“Though it’s a fairly small fraction of electricity we need over the course of the year, it is enough of an impact to make it viable,” D’Amelia said.
Other companies are taking a far more ambitious approach toward solar development. In Albany County, Owens Corning is putting the finishing touches on a 2.6-megawatt solar generation array at its thermal and acoustical insulation plant in Feura Bush.
The company has installed roughly 9,000 ground-mounted photovoltaic panels on nine acres. Once completed this month, the system is expected to generate approximately 3.3 million kilowatt-hours of electricity per year — about the energy needed to power 6 percent of the plant.
But don’t be fooled by this seemingly small percentage. Company officials claim the amount of electricity generated by the panels each year would require the release of about 2,339 metric tons of carbon dioxide if generated by nonrenewable sources — the equivalent emissions of 487 passenger vehicles annually.
“We are proud to be part of this project as we continually strive to effectively meet the needs of the present without compromising the world we leave in the future,” said Kelly Donaghy, a spokeswoman for the company.
An even more ambitious project through NY-Sun is slated for 8 acres of land in Greenfield owned by Skidmore College. If approved and built, the 2,084-megawatt photovoltaic project would generate about 2.6 million kilowatt-hours per year, accounting for roughly 12 percent of the energy needs for the campus in Saratoga Springs.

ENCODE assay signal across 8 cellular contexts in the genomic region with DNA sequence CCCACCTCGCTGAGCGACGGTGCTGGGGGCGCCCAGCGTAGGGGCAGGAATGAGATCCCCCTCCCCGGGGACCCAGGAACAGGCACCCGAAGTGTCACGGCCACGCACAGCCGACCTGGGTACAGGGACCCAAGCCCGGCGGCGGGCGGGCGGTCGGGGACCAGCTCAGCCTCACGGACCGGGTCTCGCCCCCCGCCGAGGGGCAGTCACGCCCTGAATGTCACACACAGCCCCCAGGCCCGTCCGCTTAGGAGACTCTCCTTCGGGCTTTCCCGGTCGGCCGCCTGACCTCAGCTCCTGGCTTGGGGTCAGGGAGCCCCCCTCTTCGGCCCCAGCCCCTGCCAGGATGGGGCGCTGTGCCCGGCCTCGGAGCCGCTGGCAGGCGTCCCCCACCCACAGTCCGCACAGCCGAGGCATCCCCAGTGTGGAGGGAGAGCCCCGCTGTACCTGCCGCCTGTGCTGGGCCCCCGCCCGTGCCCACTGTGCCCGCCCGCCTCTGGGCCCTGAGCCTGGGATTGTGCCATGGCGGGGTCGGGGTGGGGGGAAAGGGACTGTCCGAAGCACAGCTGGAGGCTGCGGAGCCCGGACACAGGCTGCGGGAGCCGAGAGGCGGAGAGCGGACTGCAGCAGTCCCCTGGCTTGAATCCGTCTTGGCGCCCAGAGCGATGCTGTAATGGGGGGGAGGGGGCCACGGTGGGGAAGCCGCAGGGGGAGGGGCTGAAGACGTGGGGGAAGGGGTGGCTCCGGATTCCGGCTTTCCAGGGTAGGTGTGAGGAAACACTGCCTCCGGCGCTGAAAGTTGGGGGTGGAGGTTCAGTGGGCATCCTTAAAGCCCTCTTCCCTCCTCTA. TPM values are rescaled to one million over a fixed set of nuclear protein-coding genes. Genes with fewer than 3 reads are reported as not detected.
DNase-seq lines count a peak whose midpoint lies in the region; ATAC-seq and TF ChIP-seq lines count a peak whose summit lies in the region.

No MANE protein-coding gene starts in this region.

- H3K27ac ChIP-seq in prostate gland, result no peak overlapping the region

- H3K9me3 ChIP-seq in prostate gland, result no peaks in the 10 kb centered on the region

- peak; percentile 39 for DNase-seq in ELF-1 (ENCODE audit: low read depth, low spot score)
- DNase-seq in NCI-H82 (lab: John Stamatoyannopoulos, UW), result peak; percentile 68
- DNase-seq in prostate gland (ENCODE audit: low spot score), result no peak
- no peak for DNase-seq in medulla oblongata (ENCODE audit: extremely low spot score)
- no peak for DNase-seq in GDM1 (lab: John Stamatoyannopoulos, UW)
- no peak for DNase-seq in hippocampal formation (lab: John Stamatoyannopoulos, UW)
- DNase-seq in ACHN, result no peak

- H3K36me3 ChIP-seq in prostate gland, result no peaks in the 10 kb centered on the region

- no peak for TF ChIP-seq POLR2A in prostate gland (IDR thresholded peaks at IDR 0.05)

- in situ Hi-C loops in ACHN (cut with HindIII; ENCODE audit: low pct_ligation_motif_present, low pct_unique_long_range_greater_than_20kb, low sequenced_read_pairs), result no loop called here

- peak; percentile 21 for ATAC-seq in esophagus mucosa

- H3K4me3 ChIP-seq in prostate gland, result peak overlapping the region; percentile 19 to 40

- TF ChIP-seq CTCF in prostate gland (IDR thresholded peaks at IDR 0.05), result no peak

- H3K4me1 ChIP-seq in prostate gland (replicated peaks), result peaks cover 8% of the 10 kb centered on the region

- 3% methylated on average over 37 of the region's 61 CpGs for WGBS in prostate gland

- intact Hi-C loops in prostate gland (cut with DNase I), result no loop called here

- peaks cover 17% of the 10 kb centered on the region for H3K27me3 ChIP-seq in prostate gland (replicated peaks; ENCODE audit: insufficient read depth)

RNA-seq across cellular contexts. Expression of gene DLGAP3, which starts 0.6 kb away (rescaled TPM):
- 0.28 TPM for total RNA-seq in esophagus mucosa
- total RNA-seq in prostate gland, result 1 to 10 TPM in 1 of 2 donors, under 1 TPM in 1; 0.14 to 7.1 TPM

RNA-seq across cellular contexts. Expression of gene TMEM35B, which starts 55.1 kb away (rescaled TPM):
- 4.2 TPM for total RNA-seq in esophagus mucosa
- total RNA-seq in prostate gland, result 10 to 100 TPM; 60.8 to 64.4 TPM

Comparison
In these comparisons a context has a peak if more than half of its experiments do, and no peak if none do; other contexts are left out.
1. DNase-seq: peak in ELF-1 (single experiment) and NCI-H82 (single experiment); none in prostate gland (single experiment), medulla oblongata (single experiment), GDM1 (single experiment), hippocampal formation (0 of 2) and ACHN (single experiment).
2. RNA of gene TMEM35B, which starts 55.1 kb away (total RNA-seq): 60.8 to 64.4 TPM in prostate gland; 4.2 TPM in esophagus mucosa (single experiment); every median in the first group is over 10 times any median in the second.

Like the plant developed by Owens Corning, Skidmore’s facility would be ground-mounted. The college is proposing to erect 6,950 solar panels on the rear portion of a 120-acre property at the corner of Denton and Bloomfield roads.
College officials claim the energy generated by the panels would be equivalent to eliminating the emissions caused by 383 passenger vehicles annually. The power produced by the 3-by-6-foot panels would create enough electricity to power 2,600 average homes, according to the application submitted to the Greenfield Planning Board earlier this year.
Building the project would show a commitment on the college’s behalf to being responsible stewards of the environment, explained Michael Hall, special assistant to Skidmore’s vice president. And this philosophy dovetails nicely with the message the college tries to impart on its undergraduates.
“Good citizenship and responsible citizenship is a portion of what we want to teach our students through our curriculum,” he said. “Here is an opportunity for us to show the students that we really mean what we say.”
Critics of the project don’t exactly agree. Some believe a massive array of panels will harm the bucolic character of the area.
About 200 residents signed a petition opposing the project, and some called for a town moratorium on large solar developments until regulations could be crafted. Town officials ultimately disagreed and gave the project a favorable declaration under the state Environmental Quality Review Act last month.
Though other approvals are necessary, Hall remains cautiously optimistic. He hopes the project will get final approval this month so the six- to eight-week construction period can begin before November.
“The bottom line is we’re reducing carbon emissions big time with this solar field,” he said. “This is good for what we’re teaching our students, it’s good for the community and it’s good for the world. This is the future.”
Area solar developments are starting to catch the eye of other green-minded businesses. In Mechanicville, DeCrescente Distributing Co. is taking a hard look at the solar incentives being offered by the state and contemplating whether they might be the next step in improving the company’s carbon footprint.
In 2011, DeCrescente did a massive overhaul to help cut down on its energy consumption by using state and utility incentives. Now the company is looking to expand on that work after completing a 45,000-square-foot warehouse addition — perhaps by generating solar electricity.
“We see from a green prospective it’s the right thing to do,” said Russ Teplitzky, the company’s executive vice president and general manager. “Now there are incentives making it attractive.”